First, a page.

I am not sure what I want to do after my PhD. My plan was always to keep doing research and eventually become a professor. I might still do this, but the experience I have gained during my PhD has also shown me that there are many things to do outside of research, or even outside of academia. For instance, being a Teaching Assistant on the BSc Psychology has also made me think about the possibility of going into teaching full-time, because the teaching I am doing now feels very worthwhile and fulfilling.

Going Further…

If you want to know more about the research that my lab group does, please visit our website. (http://research.bmh.manchester.ac.uk/emotionalcognitionlab/)

If you are interested in studying psychology, you can read more about the University of Manchester’s BSc Psychology here. (http://www.manchester.ac.uk/study/undergraduate/courses/2017/00653/bsc-psychology/)

If you want to read more about psychological research in an accessible way I would recommend checking out Psychology Today (https://www.psychologytoday.com/) and the science blogs from the Guardian for scientific research in general (https://www.theguardian.com/science/series/science-blog-network)

 

Turn that FoMO upside down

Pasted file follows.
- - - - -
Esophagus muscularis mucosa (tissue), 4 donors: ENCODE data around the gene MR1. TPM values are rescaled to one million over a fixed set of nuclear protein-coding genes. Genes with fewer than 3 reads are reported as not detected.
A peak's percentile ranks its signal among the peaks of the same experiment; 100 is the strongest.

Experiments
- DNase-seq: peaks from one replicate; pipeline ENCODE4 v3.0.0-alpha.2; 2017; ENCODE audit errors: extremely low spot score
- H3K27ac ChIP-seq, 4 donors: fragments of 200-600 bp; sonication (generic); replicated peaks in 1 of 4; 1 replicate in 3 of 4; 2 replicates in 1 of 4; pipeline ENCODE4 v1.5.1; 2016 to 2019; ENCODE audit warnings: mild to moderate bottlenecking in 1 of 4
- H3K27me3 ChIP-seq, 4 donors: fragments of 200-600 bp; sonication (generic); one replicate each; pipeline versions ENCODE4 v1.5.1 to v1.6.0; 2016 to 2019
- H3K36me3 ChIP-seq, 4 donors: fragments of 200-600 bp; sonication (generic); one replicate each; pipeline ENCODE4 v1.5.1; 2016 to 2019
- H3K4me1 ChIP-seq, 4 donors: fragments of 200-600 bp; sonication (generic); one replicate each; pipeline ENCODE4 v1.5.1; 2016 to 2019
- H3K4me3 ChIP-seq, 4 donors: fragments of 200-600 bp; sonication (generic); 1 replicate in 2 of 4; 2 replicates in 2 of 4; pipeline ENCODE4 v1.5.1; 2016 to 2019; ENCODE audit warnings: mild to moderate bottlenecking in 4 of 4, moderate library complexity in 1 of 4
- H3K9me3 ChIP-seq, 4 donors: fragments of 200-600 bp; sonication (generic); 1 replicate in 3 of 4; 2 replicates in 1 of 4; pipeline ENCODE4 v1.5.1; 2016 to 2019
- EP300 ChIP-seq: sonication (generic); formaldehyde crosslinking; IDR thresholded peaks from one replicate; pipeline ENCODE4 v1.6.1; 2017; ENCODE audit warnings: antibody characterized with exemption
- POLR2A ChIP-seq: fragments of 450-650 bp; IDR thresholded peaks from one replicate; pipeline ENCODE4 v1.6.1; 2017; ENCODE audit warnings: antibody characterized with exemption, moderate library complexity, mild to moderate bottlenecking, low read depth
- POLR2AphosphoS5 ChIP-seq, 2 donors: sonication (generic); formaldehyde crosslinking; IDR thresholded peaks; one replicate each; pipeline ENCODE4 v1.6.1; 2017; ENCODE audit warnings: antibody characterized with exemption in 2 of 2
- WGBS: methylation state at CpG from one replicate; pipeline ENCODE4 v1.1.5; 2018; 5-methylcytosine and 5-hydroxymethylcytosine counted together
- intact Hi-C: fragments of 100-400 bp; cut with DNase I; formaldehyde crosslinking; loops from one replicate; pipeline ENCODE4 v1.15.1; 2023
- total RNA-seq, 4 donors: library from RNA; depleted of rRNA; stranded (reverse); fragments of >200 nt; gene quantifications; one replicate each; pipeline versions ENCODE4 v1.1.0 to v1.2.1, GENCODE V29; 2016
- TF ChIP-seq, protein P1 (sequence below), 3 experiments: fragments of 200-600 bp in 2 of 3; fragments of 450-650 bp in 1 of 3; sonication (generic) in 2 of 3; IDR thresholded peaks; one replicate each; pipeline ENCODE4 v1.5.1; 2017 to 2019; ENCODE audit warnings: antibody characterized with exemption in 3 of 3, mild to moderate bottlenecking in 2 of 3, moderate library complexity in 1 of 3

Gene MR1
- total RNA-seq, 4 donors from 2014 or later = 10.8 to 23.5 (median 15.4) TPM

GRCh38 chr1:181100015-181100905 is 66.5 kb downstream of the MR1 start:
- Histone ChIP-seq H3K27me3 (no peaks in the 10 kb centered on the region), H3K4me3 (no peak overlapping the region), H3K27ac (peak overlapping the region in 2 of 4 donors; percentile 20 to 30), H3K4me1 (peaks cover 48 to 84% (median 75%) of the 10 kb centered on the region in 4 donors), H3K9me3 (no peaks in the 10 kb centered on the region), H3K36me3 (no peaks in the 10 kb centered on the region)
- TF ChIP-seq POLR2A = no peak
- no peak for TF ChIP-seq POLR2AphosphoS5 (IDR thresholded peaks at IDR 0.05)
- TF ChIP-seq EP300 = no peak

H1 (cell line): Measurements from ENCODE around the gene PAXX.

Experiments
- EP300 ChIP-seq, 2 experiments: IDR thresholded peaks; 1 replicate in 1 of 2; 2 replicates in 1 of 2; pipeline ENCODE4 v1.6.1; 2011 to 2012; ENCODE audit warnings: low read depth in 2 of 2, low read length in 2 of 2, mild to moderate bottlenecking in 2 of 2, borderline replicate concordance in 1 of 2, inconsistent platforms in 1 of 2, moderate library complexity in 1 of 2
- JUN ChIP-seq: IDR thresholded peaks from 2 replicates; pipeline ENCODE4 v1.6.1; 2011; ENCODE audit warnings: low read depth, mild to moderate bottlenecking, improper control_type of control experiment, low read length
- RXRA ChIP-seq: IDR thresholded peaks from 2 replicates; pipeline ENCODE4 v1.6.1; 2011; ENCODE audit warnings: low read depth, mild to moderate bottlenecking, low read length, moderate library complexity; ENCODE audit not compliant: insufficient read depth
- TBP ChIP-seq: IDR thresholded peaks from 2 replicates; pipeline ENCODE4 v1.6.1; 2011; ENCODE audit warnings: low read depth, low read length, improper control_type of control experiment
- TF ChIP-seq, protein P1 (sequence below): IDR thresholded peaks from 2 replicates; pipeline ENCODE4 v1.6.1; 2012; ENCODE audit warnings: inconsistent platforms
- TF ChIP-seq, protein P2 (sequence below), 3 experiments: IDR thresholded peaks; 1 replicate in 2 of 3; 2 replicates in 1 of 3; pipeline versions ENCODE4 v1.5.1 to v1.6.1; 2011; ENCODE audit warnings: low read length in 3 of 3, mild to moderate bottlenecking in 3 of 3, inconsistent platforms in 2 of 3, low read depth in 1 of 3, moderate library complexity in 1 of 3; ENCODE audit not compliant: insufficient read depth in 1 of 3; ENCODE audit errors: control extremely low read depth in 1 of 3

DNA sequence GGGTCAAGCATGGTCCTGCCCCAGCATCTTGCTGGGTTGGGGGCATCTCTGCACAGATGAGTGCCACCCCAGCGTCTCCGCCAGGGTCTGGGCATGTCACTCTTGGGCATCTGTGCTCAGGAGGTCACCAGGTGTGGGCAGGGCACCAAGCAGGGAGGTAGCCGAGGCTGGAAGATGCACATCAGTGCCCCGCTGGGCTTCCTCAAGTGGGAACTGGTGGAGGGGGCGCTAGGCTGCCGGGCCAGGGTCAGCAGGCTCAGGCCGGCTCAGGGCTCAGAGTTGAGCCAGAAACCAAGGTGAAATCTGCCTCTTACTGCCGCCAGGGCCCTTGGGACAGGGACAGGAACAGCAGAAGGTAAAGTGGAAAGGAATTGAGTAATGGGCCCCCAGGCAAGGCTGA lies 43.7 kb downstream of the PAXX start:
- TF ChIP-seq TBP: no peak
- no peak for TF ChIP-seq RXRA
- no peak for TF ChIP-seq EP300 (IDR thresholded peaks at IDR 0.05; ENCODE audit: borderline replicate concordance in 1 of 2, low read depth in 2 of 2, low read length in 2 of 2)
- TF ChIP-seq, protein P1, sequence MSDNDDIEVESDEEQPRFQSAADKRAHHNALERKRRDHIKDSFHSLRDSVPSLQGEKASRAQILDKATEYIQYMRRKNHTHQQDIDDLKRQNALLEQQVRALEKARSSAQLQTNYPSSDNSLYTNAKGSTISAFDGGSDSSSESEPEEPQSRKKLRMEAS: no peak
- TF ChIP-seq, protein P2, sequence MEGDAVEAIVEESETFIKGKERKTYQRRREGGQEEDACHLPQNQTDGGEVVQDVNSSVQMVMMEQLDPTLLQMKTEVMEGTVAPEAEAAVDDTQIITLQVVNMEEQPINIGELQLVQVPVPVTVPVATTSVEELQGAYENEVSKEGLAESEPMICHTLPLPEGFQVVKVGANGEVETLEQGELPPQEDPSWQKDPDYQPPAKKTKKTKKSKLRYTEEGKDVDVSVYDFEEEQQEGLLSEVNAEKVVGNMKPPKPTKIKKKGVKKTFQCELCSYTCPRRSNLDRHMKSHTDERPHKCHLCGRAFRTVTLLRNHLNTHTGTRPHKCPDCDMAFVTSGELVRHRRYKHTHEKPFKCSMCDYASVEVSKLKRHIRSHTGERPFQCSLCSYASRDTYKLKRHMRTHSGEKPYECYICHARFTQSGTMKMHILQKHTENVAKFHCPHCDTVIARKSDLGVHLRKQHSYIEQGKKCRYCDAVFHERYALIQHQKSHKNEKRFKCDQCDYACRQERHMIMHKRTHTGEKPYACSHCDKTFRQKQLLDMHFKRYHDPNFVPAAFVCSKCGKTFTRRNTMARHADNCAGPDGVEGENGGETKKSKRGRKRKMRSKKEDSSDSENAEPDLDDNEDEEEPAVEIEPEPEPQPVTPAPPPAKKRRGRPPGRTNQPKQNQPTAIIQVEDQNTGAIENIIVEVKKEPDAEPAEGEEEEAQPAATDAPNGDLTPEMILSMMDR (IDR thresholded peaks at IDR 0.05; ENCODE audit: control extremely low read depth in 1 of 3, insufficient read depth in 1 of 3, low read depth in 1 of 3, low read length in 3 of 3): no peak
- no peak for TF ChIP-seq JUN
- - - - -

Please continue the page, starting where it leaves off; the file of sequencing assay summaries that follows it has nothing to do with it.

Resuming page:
by YPU Admin on August 25, 2016, Comments. Tags: Humanities, psychology, Smartphones, social media, and UoM

Introduction

My name is Em Webster and I'm graduating this year from the University of Manchester with a Bachelor of Science in Psychology and 1st Class Honours! I was born and raised in Singapore where I completed all of my education at an International School. In sixth form, I did the International Baccalaureate (IB) where I studied Psychology, Economics and English as my 3 Higher Level Subjects. Coming from a humanities background, when I first started my BSc in Manchester I didn't really know what I had myself in for! Now that I've come to the end of my degree, I can say that Psychology has been a challenging but extremely rewarding course, particularly in this last year. My Final Year Project enabled me to focus on my personal interests - our motivations for engaging with social media and the social connectedness that we perceive as a result. My research also inspired me to pursue my love for writing and enter the School's Science Writing Competition, specifically focusing on how the social phenomenon, the "Fear of Missing Out" (FoMO), influences our online behaviours. I hope you enjoy reading it! 

In Depth

It’s the digital equivalent to the Swiss Army Knife – a personal computer, telephone, camera, GPS, music player, alarm clock, TV, newspaper. It has revolutionized your social life and keeps you in touch with everyone you know. Your Smartphone.